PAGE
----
(c) 2016 Ruprecht von Kaufmann (oil on linoleum)

(c) 2016 Ruprecht von Kaufmann (oil on linoleum) – Courtesy Galerie Crone

And one must also mention the patterns. Flat, geometric patterns that embellish the surface by infinitely subtle colour and tonal variations. We are continuously shaken from our three-dimensional illusions by these happy odes to the flat surface. We shift between three-dimensions and two with disconcerting ease by means of these decorative patterns. And, in a feat of technical integration, von Kaufmann sometimes paints their broad shapes, sometimes merely carves them as linear echoes, our eyes having to work hard to find the disjunct. This control over so many elements, both physical and visual, formal properties of composition, atmospheric effects, makes von Kaufmann a formidable painter. He experiments, but not to shock us: rather, he generously accommodates us, working to integrate traditional elements and unexpected ones alike into seamless images.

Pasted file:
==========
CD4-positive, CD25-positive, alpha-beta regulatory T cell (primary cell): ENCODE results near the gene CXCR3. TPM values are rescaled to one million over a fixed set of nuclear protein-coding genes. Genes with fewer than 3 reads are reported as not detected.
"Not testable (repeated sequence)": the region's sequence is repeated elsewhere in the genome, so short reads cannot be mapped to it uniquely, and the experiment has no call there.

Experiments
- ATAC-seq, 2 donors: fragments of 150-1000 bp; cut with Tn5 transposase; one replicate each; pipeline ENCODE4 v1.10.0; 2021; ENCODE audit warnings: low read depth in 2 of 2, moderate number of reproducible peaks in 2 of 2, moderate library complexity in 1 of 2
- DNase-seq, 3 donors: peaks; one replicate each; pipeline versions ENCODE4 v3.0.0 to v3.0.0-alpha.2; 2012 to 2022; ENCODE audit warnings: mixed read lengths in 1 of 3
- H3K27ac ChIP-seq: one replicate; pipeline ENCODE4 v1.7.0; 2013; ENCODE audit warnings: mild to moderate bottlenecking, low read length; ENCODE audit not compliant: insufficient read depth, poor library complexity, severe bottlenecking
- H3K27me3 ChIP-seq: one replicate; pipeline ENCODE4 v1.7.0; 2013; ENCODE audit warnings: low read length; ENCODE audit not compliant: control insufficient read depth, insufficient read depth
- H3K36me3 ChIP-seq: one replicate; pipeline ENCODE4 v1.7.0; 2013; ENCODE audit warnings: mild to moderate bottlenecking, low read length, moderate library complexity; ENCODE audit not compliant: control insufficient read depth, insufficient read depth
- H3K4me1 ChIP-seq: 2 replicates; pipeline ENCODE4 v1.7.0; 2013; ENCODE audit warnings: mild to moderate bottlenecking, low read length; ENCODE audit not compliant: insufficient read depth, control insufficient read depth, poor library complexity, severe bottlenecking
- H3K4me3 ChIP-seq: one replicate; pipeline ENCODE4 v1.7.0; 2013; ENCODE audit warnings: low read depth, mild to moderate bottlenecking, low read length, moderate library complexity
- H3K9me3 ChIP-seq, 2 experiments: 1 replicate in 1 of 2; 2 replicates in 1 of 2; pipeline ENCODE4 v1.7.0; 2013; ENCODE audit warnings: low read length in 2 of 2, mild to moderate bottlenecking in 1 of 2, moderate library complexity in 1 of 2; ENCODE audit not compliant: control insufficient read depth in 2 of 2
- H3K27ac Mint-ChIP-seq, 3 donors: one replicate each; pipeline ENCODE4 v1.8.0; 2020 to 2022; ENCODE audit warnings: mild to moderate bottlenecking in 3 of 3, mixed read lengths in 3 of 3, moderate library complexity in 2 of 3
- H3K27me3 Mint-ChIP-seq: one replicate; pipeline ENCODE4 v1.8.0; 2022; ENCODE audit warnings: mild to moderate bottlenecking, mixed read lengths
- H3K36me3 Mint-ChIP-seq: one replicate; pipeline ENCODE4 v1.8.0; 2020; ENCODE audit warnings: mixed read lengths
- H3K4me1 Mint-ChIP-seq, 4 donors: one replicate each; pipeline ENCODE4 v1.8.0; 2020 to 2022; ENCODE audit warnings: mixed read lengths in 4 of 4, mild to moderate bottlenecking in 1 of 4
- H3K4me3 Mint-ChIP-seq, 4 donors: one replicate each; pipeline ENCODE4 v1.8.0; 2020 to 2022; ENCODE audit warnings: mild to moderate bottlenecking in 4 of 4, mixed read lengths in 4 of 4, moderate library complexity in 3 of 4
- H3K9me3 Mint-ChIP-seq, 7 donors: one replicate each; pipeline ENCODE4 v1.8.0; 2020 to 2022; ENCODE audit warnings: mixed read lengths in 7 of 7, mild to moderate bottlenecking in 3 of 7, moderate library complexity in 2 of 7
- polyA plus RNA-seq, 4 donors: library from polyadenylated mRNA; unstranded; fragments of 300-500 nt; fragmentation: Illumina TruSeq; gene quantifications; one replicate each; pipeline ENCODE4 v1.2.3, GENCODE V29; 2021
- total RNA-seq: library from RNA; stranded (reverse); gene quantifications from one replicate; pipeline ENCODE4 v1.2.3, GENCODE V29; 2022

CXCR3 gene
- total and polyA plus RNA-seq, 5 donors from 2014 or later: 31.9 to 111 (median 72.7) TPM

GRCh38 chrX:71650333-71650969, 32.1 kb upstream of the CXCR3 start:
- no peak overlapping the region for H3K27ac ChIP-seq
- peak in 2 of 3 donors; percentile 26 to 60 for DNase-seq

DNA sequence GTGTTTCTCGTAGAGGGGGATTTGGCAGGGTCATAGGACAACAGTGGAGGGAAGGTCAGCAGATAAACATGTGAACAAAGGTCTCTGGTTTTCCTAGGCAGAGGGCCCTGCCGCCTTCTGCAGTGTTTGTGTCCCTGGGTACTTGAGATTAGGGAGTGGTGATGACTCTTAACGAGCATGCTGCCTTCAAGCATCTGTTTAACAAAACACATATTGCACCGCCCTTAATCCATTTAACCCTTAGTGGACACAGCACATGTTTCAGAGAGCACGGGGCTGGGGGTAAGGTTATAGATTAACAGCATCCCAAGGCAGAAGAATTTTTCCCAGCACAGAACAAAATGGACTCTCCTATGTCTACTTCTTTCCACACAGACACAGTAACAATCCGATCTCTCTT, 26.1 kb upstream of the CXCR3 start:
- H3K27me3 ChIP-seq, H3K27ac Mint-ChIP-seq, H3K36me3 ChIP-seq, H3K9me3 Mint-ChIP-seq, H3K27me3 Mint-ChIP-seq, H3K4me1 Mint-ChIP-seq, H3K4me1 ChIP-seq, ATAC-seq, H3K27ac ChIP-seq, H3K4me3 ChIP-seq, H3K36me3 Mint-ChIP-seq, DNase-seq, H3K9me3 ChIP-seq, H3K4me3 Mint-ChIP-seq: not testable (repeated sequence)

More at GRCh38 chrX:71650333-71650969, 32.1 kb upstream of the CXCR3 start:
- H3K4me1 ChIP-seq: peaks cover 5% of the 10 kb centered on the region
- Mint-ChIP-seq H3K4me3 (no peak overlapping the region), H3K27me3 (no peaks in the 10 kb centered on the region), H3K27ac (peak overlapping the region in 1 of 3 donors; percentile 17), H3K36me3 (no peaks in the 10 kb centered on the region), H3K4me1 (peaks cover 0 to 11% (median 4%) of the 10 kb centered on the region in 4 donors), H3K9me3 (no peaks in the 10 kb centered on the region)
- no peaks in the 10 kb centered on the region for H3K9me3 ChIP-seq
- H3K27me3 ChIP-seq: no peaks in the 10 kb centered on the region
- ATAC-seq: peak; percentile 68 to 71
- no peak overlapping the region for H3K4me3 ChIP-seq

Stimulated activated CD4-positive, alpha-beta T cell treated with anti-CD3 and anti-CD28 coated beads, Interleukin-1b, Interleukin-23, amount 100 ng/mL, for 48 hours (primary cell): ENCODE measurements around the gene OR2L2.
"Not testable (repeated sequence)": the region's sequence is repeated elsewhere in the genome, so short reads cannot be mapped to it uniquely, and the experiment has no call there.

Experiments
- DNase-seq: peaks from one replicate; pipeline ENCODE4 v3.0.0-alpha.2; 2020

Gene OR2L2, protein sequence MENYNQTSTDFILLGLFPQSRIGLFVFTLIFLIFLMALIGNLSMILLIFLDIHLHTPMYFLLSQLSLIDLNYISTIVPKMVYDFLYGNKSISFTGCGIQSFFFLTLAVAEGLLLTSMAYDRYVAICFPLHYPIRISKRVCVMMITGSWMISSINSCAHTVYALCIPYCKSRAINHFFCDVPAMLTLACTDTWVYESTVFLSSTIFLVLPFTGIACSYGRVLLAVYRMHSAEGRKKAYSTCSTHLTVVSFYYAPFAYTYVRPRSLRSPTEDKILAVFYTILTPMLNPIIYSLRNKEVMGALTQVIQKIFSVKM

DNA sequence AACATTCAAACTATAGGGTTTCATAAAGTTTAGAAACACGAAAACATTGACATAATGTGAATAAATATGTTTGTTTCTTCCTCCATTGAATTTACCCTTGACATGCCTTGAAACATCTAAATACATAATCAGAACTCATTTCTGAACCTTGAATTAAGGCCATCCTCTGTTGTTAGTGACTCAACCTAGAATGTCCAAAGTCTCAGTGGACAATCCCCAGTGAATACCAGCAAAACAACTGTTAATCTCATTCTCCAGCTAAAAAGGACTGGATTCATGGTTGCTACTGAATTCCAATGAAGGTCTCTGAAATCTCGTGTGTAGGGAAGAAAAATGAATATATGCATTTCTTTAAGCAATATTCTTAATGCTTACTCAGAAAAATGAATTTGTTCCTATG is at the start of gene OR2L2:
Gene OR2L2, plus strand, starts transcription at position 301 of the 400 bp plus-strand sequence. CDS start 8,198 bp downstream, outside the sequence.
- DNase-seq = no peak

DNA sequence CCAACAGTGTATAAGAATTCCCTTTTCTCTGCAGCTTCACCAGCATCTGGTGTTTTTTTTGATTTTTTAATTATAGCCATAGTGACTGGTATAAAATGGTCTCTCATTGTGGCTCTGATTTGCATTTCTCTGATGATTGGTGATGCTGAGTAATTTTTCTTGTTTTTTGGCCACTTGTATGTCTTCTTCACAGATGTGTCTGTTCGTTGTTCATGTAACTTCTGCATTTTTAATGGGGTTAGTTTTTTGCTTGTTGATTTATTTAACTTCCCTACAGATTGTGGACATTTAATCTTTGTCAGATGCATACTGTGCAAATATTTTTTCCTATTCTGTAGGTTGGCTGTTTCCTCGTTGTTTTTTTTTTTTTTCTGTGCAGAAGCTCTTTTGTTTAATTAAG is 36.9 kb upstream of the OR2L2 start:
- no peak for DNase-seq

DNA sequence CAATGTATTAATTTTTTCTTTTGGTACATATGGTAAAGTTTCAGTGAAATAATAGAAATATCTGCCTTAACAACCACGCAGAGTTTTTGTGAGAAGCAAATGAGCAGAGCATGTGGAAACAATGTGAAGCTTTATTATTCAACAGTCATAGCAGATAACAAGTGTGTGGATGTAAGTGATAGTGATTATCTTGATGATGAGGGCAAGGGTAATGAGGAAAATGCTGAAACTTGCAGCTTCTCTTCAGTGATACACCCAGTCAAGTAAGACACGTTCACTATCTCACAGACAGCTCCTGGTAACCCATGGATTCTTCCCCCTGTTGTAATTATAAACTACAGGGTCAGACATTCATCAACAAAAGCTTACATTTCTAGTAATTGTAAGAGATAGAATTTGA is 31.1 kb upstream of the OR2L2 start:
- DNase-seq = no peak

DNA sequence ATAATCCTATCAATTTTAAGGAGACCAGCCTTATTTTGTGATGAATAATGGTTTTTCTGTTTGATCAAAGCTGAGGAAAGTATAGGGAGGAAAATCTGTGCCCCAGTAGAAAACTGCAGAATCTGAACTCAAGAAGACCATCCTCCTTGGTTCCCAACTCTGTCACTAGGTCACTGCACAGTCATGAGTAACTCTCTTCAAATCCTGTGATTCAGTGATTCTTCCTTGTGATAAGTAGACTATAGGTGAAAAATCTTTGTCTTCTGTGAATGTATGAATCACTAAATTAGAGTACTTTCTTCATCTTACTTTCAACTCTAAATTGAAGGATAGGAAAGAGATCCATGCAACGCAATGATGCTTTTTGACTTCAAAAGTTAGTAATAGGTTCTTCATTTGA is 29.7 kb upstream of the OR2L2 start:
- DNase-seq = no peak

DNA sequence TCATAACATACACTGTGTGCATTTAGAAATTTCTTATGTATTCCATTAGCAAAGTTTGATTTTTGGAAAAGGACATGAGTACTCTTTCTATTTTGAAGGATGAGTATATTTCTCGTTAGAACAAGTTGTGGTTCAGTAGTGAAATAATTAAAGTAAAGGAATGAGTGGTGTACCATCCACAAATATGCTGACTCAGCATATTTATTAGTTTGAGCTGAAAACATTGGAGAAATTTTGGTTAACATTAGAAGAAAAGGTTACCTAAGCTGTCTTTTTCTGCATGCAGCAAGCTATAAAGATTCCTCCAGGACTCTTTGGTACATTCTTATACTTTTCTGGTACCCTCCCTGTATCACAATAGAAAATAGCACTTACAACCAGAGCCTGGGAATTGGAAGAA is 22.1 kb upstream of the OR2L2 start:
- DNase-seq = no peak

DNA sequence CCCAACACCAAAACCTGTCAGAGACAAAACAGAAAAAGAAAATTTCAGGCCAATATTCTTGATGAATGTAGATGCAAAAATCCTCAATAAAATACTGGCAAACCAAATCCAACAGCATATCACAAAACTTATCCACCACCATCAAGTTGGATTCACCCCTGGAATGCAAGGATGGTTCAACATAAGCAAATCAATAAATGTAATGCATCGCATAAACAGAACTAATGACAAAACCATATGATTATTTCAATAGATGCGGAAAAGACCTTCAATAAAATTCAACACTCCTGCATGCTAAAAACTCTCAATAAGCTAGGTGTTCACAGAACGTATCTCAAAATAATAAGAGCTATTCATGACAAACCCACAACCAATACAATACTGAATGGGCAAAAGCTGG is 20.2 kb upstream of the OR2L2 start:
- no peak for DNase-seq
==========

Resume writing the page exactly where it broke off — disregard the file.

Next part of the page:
An der Haltestelle (c) 2016 Ruprecht von Kaufmann (gouache on paper)

An der Haltestelle (c) 2016 Ruprecht von Kaufmann (gouache on paper) – Courtesy Galerie Crone

Our suggestion that von Kaufmann’s works are a struggle between dimensions might deserve some words of explanation. The charming book Flatland: A Romance of Many Dimensions by English schoolmaster Edwin Abbott Abbott, relates a scene in which a three-dimensional sphere explains his existence to a two-dimensional square:

‘I am not a plane Figure, but a Solid. … When I cut through your plane as I am now doing, I make in your plane a section which you, very rightly, call a Circle. For even a Sphere—which is my proper name in my own country—if he manifest himself at all to an inhabitant of Flatland—must needs manifest himself as a Circle. Do you not remember, I say, how, when you entered the realm of Lineland, you were compelled to manifest yourself to the King not as a Square, but as a Line, because that Linear Realm had not Dimensions enough to represent the whole of you, but only a slice or section of you? In precisely the same way, your country of Two Dimensions is not spacious enough to represent me, a being of Three, but can only exhibit a slice or section of me, which is what you call a Circle.’